“Lindy, Mrs. Thomposon's sick, and she can’t do the food for the youth social tonight. So I told her you’d be happy to do it instead.”
“But you know I need to focus on my presentation for work tomorrow! My department’s funding depends on it!”
“I know, darling, but surely this is more important. It may be the turning point in these teens’ lives. It’s God’s work. You know I can’t do this without your help! And I’ll pray that your presentation will go well tomorrow.”
However dedicated we are to our spouse’s ministry, and no
matter how supportive we wish to be, living in a ministry family involves all kinds of conflicting expectations. We’re expected to attend church events, conferences, and camp meetings, no matter how inconvenient it is for our family. We have to absorb the impact and stress of the pastor’s heavy workload, last-minute emergencies, and other people’s lack of planning. We may have to drop our own plans and needs—however important—to rescue a ministry situation. And there’s an unspoken expectation that we can always do this cheerfully . . . because it’s all for God.
THE COMPLEXITY OF RESENTMENT
Resentment isn’t a simple response. The effect of small resentments can build up over time. The pressure to put your own needs aside for the sake of the ministry can lead to sadness, frustration, anger, disappointment, hopelessness, and an internal message that “I’m not important” or “I can never be as important as my spouse’s ministry and the needs of other church members.”
It’s hard to talk about these feelings, or even admit them to ourselves, because it feels selfish to prioritize our own needs or those of our family over God’s work. If we fuss about being taken for granted, we feel that we’re ultimately complaining about God. We feel frustrated when we say “yes” to requests we’d rather say “no” to, and we can even feel angry about giving up our plans to help with a church emergency.
Pastors can also feel resentful if their spouse isn’t willing and able to provide hospitality when expected and to be 100 percent supportive in every situation. Sometimes there is an unspoken sense that the pastor has a greater “right” to their spouse’s help and understanding, whenever needed, because they are doing God’s work.
HARD TO ADMIT
Resentment begins when one person feels that a relationship is out of balance. They’re giving up their time, hopes, goals, dreams, and energy to support the other person, but they aren’t receiving the same amount of support in return.
It can be hard to admit resentment: we’re afraid of sounding petty and selfish. But it can destroy our happiness and our marriages if we don’t address feelings openly, in an atmosphere of love and understanding.
REFLECTING ON RESENTMENT
- Is there an unspoken message in our family that ministry always takes the top priority?
- Do I offer to help my spouse with their workload and responsibilities as much as I ask them to help me with mine? How can we share our workload more evenly?
- Am I asking my partner to do this primarily because I didn’t plan ahead?
- Could someone else in the church do this? Why aren’t I asking them instead?
- If my spouse regularly asked me to help them do their job, how would I feel? How would I respond?
- Have I just assumed my partner can help? Have I taken away their freedom to make the choice for themselves?
- What effect is my resentment having on:
- My relationship with God?
- My feelings towards ministry?
- My own calling as a spiritually-gifted Christian?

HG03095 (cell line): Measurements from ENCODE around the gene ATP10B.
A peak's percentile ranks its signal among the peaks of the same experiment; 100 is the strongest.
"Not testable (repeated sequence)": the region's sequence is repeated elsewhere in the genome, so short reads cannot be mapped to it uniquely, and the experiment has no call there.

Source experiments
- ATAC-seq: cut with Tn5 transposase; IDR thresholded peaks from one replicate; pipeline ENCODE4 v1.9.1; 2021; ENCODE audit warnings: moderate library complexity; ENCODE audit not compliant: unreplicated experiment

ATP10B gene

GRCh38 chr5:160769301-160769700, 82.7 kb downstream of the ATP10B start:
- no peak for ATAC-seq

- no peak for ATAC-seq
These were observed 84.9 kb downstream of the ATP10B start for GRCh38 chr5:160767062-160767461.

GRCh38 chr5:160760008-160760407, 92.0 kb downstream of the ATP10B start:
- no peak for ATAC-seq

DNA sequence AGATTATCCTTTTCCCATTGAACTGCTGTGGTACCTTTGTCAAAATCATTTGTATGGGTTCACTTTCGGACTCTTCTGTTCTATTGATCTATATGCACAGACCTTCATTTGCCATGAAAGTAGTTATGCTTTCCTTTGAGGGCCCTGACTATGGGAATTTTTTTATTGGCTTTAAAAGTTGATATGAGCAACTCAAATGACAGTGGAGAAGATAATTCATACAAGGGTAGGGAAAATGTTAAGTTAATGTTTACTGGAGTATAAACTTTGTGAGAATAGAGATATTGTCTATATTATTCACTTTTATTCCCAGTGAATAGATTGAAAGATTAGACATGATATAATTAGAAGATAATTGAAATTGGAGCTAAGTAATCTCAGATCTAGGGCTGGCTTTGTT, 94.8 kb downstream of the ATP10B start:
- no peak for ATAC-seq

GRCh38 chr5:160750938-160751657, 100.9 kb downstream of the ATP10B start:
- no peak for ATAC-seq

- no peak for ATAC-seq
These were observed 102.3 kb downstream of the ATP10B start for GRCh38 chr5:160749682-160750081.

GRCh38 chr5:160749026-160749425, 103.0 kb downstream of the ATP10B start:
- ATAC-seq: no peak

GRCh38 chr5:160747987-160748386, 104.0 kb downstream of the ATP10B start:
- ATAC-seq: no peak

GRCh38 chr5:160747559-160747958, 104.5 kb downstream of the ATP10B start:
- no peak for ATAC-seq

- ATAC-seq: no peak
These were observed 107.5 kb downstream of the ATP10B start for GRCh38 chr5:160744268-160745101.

- Our marriage and family life?
- My well-being?
- How do I respond when my partner is obviously stressed or unhappy about being asked to help? Do I make them feel guilty, or do I accept their “no” with compassion?
PRAYING ABOUT RESENTMENT
Read: 1 Peter 5:7
- Pray that you’ll recognize the effect that resentment is having in your life and on your relationships.
- Ask God to help you heal the pain of resentment in your relationship by listening openly to each other’s pain, comforting each other, and forgiving each other.
- Ask the Holy Spirit to help you discern when and how to draw loving boundaries in your relationship.
- Focus on the blessings of ministry life. Thank God for them.
Read: Romans 12:15; 14:13; 1 John 4:18
- Recognize the hurt that resentments are bringing to your relationship.
- Be respectful and tender about each person’s pain.
- Accept each other’s hurts without judging or criticizing.
- Talk respectfully and openly about your feelings: “When this happens, in this situation, I feel resentful because. . . . It would help me if you could do this instead. . . .”
- Talk about assumptions and expectations as soon as you are aware of them. Don’t let resentments build up. Take the time to debrief after ministry emergencies have hurt your relationship. Commit to being more considerate in the future.
- When you get stuck, work through the four places of forgiveness. (See “The Gift of Forgiveness,” The Journal, 3rd qtr. 2012, p. 15; available in online Journal archive: www. ministerialassociation.org/spouses/.)
Read: Galatians 6:2
- Make it “OK” to talk about your negative feelings related to a ministry “need,” “demand,” or “expectation” so that helpful conversations are not silenced.
- Create a shared agreement about the boundaries and expectations in your ministry marriage.
- Agree to manage your own workload and responsibilities as well as you can.
- Discuss your calendars in advance. Notice the times when each of you may need extra support.
- Plan ahead and delegate responsibilities to other people rather than to each other.
- When asked for more help than you can provide, set clear boundaries: “I can’t cater for the whole meal, but I can make soup / set up the room, etc.”
- Choose to give your help as a gift, not as an obligation.
- It’s better to cancel an event than harm your relationship.
- Offer support in return for support, so there’s a sense of balance.
- Appreciate your partner generously when they help you.